The Daily Yonder's coverage of rural economic issues, including workforce development and the future of work in rural America, is supported in part by Microsoft.
People gather at a church near the Sago Mine in West Virginia, where 12 miners died in a January 2006 mine explosion.
Photo: Chuck Holton
Wall Street says it is taking two things into account when it figures the stock price of companies that mine coal: is the company safe and will utilities find a way to burn coal cleanly.
Several coal companies are in the Yonder 40, the Daily Yonder’s index of publicly traded stocks that reflect the rural economy. Last week, the Yonder 40 was down slightly. Mining stocks Peabody Energy and Walter Industries were down six and five percent, respectively, while Mine Safety Appliances, the maker of mine safety equipment, was up sharply.
“The market price of coal must ultimately reflect the cost of mining it safely,” Mark Liinamaa, coal-company analyst at Morgan Stanley, told the Wall Street Journal. Moreover, the environmental costs of coal are finally being realized among investors, especially as states begin to enact their own global warming policies.
And those calculations are tempering what had been excitement about coal mining firms.
“The coal boom of three to four years ago is over,” Roger Ballentine, president of Green Strategies Inc., a Washington, D.C.-based energy and environmental consulting firm, told the Wall Street Journal. Not even efforts to turn coal into an oil-replacing liquid seem to be finding much favor in this climate. The Union of Concerned Scientists just issued a report saying that turning coal into liquid fuels would create more greenhouse gasses than using oil or biofuels, according to the Charleston Gazette.
Moreover, this is not been a good time for safe mining. There were 22 coal mine fatalities in 2005 and 47 in 2006. The federal government has largely been withdrawing from its long-standing mission of maintaining safety standards in the nation’s mines. Even as coal production increased 9 percent from 2002 to 2006, the number of federal mine inspectors dropped 18 percent.
In 2002 there were 605 federal mine inspectors. In 2006, when mining deaths peaked, there were only 496 inspectors.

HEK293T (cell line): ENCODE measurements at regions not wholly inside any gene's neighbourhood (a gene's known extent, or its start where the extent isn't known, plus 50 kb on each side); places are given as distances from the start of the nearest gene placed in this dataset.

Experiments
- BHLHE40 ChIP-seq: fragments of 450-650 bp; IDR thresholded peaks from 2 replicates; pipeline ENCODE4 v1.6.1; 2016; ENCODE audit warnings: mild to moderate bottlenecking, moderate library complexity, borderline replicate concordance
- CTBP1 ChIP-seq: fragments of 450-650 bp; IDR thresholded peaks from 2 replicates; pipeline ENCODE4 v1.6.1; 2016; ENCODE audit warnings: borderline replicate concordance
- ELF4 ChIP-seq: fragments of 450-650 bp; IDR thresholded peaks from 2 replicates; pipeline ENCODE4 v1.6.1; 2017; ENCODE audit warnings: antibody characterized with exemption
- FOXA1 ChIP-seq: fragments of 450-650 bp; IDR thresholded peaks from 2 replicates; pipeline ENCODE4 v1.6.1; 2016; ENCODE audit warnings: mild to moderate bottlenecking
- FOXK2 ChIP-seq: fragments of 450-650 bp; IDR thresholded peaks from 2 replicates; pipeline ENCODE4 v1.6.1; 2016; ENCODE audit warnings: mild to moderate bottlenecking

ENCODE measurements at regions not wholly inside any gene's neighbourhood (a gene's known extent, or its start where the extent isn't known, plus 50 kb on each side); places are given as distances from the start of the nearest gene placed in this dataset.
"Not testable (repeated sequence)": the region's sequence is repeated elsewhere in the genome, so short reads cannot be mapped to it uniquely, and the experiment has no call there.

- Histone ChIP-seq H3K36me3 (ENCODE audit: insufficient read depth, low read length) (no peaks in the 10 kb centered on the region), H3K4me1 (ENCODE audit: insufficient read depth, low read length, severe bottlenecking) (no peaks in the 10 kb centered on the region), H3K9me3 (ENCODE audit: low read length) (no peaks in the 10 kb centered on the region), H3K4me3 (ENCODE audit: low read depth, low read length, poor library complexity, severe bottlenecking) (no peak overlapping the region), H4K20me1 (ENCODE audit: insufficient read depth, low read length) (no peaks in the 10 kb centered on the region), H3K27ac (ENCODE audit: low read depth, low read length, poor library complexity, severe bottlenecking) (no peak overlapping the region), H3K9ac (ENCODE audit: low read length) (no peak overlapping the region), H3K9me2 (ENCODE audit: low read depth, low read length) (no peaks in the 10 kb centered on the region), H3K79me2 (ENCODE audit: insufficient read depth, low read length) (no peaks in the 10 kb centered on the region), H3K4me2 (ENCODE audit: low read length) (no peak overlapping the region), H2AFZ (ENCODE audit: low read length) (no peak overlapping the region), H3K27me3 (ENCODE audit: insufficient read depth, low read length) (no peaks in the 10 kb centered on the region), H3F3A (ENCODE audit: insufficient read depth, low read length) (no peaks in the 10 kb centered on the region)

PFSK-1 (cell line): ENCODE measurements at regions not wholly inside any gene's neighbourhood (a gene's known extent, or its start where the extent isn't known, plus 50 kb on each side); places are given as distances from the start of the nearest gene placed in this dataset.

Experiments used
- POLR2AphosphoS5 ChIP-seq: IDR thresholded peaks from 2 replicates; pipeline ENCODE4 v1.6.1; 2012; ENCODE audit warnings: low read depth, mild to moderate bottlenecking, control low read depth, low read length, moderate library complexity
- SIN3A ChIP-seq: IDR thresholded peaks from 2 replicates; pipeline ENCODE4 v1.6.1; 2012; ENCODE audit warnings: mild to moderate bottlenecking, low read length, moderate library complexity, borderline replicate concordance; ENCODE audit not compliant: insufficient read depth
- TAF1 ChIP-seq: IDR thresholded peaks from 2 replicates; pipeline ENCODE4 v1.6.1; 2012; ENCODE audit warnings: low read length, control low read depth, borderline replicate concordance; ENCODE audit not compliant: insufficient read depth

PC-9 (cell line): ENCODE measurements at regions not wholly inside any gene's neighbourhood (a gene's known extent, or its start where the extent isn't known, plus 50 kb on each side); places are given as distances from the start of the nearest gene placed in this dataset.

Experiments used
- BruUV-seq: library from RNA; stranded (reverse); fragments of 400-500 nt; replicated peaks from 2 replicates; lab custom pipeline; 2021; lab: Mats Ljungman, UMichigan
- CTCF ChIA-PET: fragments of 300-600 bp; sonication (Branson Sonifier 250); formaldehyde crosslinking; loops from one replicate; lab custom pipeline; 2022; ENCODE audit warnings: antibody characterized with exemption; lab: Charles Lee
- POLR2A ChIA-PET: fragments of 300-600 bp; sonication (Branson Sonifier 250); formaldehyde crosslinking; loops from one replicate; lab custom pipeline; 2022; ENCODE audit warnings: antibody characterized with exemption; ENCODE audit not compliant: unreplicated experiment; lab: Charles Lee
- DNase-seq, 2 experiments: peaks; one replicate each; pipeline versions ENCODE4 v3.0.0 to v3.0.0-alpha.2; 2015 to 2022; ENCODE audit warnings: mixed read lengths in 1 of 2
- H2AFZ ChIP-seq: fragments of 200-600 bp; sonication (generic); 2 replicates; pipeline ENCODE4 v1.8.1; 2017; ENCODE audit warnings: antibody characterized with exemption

Also, the Washington Post reported Saturday, federal inspectors failed to conduct inspections required by law in one out of seven of the nation’s more than 700 underground coal mines. The Department of Labor’s inspector general reported that budget constraints and a lack of emphasis on worker safety by the Bush administration led to the lapses in inspections.
Moreover, the inspector general found, even when inspectors did enter mines they failed to do complete inspections. The inspector general also found that the federal mine safety agency wasn’t following its rules in how mine fatalities are counted, according to the Gazette.
The Yonder 40 overall treaded water this week, dropping slightly while the other indexes were up slightly. The Dow Industrial average led the way, with a rise of one percent in the week. The 40 was off by a third of a percent.
Here is the business news from the Yonder 40 this week:
“¢ Much of the talk this week was about the upcoming Christmas season, which retailers are predicting to be poor. So, stores are opening earlier and earlier, according to the New York Times. CompUSA is beginning the Christmas shopping season at 12:01 am the day after Thanksgiving. Wal-Mart has been offering 6 a.m. specials every morning since November 2.
“¢ ConAgra can reopen its pot pie plant in Marshall, Missouri. Frozen pies from the plant were recalled in early October after finding the products were linked to a salmonella outbreak.
“¢ Deere will split its stock two-for-one for those holding shares November 26.
“¢ Ralcorp Holdings will buy Kraft Food’s Post cereal line for $1.6 billion. That buys Ralcorp brands such as Honey Bunches of Oats, Raisin Bran, Grape Nuts and Spoon Size Shredded Wheat. Ralcorp stock was up more than 12 percent for the week.
Here are the results for the full Yonder 40 for the week ending November 16, 2007:
|Companies||Ticker||Price November 16||Price Change for Week||Percent Change for Week|
|Burlington Northern Santa Fe Corp.||BNI||85.82||$1.16||1.4%|
|Peabody Energy Corp.||BTU||52.41||-$3.46||-6.2%|
|ConAgra Foods Inc.||CAG||23.77||$0.61||2.6%|
|Cato Corp. Cl A||CTR||18.88||$0.98||5.5%|
|Deere & Co.||DE||145.06||-$7.97||-5.2%|
|Dean Foods Co.||DF||24.51||-$1.61||-6.2%|
|Family Dollar Stores Inc.||FDO||22.13||-$0.40||-1.8%|
|Fleetwood Enterprises Inc.||FLE||7.56||-$1.45||-16.1%|
|Gaylord Entertainment Co.||GET||42.98||-$2.14||-4.7%|
|International Speedway Corp.||ISCA||43.52||-$0.76||-1.7%|
|Mohawk Industries Inc.||MHK||78.8||-$1.33||-1.7%|
|Mine Safety Appliances Co.||MSA||49.09||$3.29||7.2%|
|Plum Creek Timber REIT||PCL||43.22||$0.26||0.6%|
|Penn Virginia Corp.||PVA||46.33||-$1.94||-4.0%|
|Regions Financial Corp.||RF||24.32||-$0.71||-2.8%|
|Sturm Ruger & Co.||RGR||8.73||$0.72||9.0%|
|Stage Stores Inc.||SSI||16.82||$0.55||3.4%|
|Tractor Supply Co.||TSCO||39.66||$0.62||1.6%|
|Waddell & Reed Financial Inc.||WDR||32.95||$0.30||0.9%|